The World Health Constitution (“WHO”), which came into force on 7 April 1948, stated that “Health is a state of complete physical, mental and social well-being and not merely the absence of disease or infirmity.
The enjoyment of the highest attainable standard of health is one of the fundamental rights of every human being without distinction of race, religion, political belief, economic or social condition.”
Alma Ata Declaration
The principle that health is a human right has been the foundation of WHO’s programmes. The Alma Ata declaration of 6-12 September 1978 stated that “Governments have a responsibility for the health of their people which can be fulfilled only by the provision of adequate health and social measures.
A main social target of governments, international organizations and the whole world community in the coming decades should be the attainment by all peoples of the world by the year 2000 of a level of health that will permit them to lead a socially and economically productive life. Primary health care is the key to attaining this target as part of development in the spirit of social justice.”
Health is a human right
Amartya Sen, the 1998 Nobel Prize winner for contributions to welfare economics, addressed three basic questions in relation to the above in an article in the Lancet of 10 December 2008 (DOI:10.1016/S0140-6736(08)61784-5).
The response to the legal question of how health could be a right without legislation demanding that was it has been a tradition of thinking of rights from the social ethics perspective i.e. what a good society must have.
The response to the feasibility question of how could good health be a right when there is no way of ensuring that everyone has good health was “The acceptance of health as a right of all is a demand to take action to promote that goal, going beyond what is sometimes called the first-generation rights that involve personal liberties and political entitlements such as the right to vote.”
The response to the policy question of “why think of health, rather than health care, as a right, since health care is under the control of policy making, not the actual state of health of the people” was “good health depends on health care, and health care is something that we can legislate about.
But good health does not depend only on health care. It also depends on nutrition, lifestyle, education, women’s empowerment, and the extent of inequality and unfreedom in a society. A human right can serve as a parent not only of law, but also of many other ways of advancing the cause of that right. There are political, social, economic, scientific, and cultural actions that we can take for advancing the cause of good health for all.”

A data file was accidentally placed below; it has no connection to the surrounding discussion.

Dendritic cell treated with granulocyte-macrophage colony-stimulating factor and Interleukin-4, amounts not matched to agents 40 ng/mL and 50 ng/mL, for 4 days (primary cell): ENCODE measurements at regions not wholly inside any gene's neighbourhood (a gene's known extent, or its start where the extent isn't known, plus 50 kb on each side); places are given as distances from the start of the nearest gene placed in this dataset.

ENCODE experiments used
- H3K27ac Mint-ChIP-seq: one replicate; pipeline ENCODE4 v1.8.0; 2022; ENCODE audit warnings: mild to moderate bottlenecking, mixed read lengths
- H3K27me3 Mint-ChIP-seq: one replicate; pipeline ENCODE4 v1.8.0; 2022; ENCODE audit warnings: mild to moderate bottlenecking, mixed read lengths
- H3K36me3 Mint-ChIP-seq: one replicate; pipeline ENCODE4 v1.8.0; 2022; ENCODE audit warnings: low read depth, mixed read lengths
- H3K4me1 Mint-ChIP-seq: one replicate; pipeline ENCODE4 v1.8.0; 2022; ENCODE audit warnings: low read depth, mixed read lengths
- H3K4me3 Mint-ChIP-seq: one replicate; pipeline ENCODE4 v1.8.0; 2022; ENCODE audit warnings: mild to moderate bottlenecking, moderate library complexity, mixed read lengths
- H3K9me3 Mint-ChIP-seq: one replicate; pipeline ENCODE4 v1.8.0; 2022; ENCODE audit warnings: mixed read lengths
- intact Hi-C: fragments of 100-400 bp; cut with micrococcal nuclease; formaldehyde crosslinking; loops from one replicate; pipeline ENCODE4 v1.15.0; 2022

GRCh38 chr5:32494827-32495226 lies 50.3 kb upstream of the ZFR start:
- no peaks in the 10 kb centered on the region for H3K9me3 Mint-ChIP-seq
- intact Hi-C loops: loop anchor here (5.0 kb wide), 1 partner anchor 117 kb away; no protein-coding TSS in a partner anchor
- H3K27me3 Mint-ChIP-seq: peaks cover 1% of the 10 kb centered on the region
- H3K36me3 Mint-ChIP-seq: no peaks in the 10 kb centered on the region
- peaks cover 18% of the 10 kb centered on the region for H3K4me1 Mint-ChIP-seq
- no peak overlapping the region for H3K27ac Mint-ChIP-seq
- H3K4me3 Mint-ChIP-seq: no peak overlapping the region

Universal health coverage
The concept of universal health coverage (“UHC”) has gained global acceptance since the WHO published its World Heart Report 2010 entitled Health systems financing; the path to universal coverage.
The WHO has explained UHC “means that all individuals and communities receive the health services they need without suffering financial hardship. It includes the full spectrum of essential, quality health services, from health promotion to prevention, treatment, rehabilitation, and palliative care.
UHC enables everyone to access the services that address the most significant causes of disease and death, and ensures that the quality of those services is good enough to improve the health of the people who receive them.
Protecting people from the financial consequences of paying for health services out of their own pockets reduces the risk that people will be pushed into poverty because unexpected illness requires them to use up their life savings, sell assets, or borrow – destroying their futures and often those of their children.”
The United Nations (“UN”) General Assembly unanimously adopted a resolution on 12 December 2012 urging governments to provide all people with access to affordable, quality healthcare services.
It recognized the role of health in international development goals and called on all countries and organizations to include UHC in the international development agenda. The resolution also reaffirmed WHO’s leading role in supporting countries to the challenges of implementing UHC.
Health in Sustainable Development Goals
The UN General Assembly unanimously adopted the 2030 Agenda for sustainable development in September 2015. The Sustainable Development Goals (SDGs) were “a call for action by all countries to promote prosperity while protecting the planet.
They recognize that ending poverty must go hand-in-hand with strategies that build economic growth and address a range of social needs including education, health, social protection, and job opportunities, while tackling climate change and environmental protection.”
The SDG3 for health is to “Ensure healthy lives and promote wellbeing for all at all ages.” The rationale for SDG3 is “Access to good health and well-being is a human right, and that is why the Sustainable Development Agenda offers a new chance to ensure that everyone can access the highest standards of health and health care—not just the wealthiest.”
There are 13 targets and 26 indicators for SDG3. The WHO will be monitoring the progress of all countries towards SDG3.
The principle that health is a human right has pervaded through all UN and WHO resolutions, declarations and programmes for the past seven decades. As a subscriber to the UN and WHO resolutions and declarations, the government has an obligation to ensure that all the targets of SDG3 are attained by 2030, which is about a decade away.
Dr Milton Lum is a past President of the Federation of Private Medical Practitioners Associations, Malaysia and the Malaysian Medical Association.
This article is not intended to replace, dictate or define evaluation by a qualified doctor. The views expressed do not represent that of any organization the writer is associated with.